[messaging] Value of deniability

Eleanor Saitta ella at dymaxion.org
Wed Dec 10 13:24:40 PST 2014

Hash: SHA256

On 2014.12.10 16.12, Ximin Luo wrote:
> There are a bunch of reasons why deniability doesn't "work in the 
> field". Once we neutralise those reasons, it would "work in the 
> field". For example, metadata leaks and bad endpoint security. So 
> blaming "it doesn't work in the field" on deniability itself, is 
> unfair - it's other things that are the real root of the observed 
> problem.

This amounts to saying that "as soon as we have a magic wand that
makes computers secure, deniability will be useful".   The reason
deniability doesn't work is that when the police present a transcript
in court, they're believed because they're the police.  Not because of
the signature status or lack thereof of the transcript.  Why do you
think that having better endpoint security would make deniability more
effective?  All I hear is a repeated assertion that this is true.

> As far as I'm concerned, the issue of deniability is resolved, we
> don't need to talk about it any more.

Great, I'm glad to hear that, because it's in direct contradiction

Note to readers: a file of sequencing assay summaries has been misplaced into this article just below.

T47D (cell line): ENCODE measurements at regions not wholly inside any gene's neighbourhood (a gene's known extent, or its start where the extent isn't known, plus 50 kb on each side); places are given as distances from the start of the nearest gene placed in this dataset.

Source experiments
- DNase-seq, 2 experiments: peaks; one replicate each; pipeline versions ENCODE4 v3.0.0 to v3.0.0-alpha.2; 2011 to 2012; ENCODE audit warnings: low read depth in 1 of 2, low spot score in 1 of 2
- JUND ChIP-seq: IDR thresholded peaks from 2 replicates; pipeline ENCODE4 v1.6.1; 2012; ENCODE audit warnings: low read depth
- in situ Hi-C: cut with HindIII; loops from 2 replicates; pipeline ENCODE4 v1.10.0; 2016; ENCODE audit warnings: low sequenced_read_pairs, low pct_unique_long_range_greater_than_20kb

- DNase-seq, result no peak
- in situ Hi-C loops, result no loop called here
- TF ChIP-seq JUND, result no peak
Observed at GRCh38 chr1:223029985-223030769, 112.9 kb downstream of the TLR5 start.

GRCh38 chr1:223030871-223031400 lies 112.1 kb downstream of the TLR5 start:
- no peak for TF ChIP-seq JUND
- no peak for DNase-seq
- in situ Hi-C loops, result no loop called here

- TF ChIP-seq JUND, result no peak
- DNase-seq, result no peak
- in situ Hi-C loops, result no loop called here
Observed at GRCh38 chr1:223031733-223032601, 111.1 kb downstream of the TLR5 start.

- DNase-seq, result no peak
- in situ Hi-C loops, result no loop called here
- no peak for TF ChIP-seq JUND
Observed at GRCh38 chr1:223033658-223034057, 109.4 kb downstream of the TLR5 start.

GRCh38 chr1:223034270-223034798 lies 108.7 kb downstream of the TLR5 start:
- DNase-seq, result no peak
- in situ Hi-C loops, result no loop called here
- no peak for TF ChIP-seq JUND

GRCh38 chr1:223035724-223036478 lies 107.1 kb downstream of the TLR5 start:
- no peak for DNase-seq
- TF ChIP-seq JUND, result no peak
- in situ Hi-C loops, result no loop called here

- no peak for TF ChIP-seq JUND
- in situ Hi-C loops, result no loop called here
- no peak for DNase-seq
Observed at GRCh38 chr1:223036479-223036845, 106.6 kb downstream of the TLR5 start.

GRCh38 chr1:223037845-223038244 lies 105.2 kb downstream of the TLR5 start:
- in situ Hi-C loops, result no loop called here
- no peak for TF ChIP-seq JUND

with everything else that anyone has said on this subject.

> My point in this previous paragraph was that you can't "roll back" 
> the lack of deniability.

Yes, I know.  My point is that it's not clear that the lack of
deniability is relevant to the security evaluation of a protocol.

If it has literally zero cost?  Sure, great, let's have protocol
deniability[1].  If it has absolutely any cost?  I'd much rather see
all of that effort go into things that we know actually matter, like
doing basic requirements evaluations before designing a protocol, as
it's not clear if was done in the n+1sec case.


[1]: The other case of deniability, hidden information repositories
inside disk or file encryption systems, is in almost all cases a
direct harm to users.

- -- 
Ideas are my favorite toys.


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